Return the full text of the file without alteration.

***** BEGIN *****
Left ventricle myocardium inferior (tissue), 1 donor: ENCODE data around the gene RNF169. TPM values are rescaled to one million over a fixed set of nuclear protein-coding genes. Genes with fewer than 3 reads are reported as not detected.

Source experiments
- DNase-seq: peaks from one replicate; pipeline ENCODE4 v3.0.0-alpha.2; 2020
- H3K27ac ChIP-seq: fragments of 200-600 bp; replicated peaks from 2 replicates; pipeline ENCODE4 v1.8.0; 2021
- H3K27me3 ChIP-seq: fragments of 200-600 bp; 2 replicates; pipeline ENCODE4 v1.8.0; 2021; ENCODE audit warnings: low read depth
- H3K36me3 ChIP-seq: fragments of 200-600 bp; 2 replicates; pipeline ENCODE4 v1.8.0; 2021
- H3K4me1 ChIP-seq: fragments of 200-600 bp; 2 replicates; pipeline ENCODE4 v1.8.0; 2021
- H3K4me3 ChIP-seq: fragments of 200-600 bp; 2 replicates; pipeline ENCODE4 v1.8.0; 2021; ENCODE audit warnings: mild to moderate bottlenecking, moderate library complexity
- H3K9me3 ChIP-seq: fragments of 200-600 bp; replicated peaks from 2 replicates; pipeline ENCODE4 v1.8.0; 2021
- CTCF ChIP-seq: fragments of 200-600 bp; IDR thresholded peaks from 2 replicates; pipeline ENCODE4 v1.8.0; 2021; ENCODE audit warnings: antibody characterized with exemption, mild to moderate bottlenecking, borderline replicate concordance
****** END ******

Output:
Left ventricle myocardium inferior (tissue), 1 donor: ENCODE data around the gene RNF169. TPM values are rescaled to one million over a fixed set of nuclear protein-coding genes. Genes with fewer than 3 reads are reported as not detected.

Source experiments
- DNase-seq: peaks from one replicate; pipeline ENCODE4 v3.0.0-alpha.2; 2020
- H3K27ac ChIP-seq: fragments of 200-600 bp; replicated peaks from 2 replicates; pipeline ENCODE4 v1.8.0; 2021
- H3K27me3 ChIP-seq: fragments of 200-600 bp; 2 replicates; pipeline ENCODE4 v1.8.0; 2021; ENCODE audit warnings: low read depth
- H3K36me3 ChIP-seq: fragments of 200-600 bp; 2 replicates; pipeline ENCODE4 v1.8.0; 2021
- H3K4me1 ChIP-seq: fragments of 200-600 bp; 2 replicates; pipeline ENCODE4 v1.8.0; 2021
- H3K4me3 ChIP-seq: fragments of 200-600 bp; 2 replicates; pipeline ENCODE4 v1.8.0; 2021; ENCODE audit warnings: mild to moderate bottlenecking, moderate library complexity
- H3K9me3 ChIP-seq: fragments of 200-600 bp; replicated peaks from 2 replicates; pipeline ENCODE4 v1.8.0; 2021
- CTCF ChIP-seq: fragments of 200-600 bp; IDR thresholded peaks from 2 replicates; pipeline ENCODE4 v1.8.0; 2021; ENCODE audit warnings: antibody characterized with exemption, mild to moderate bottlenecking, borderline replicate concordance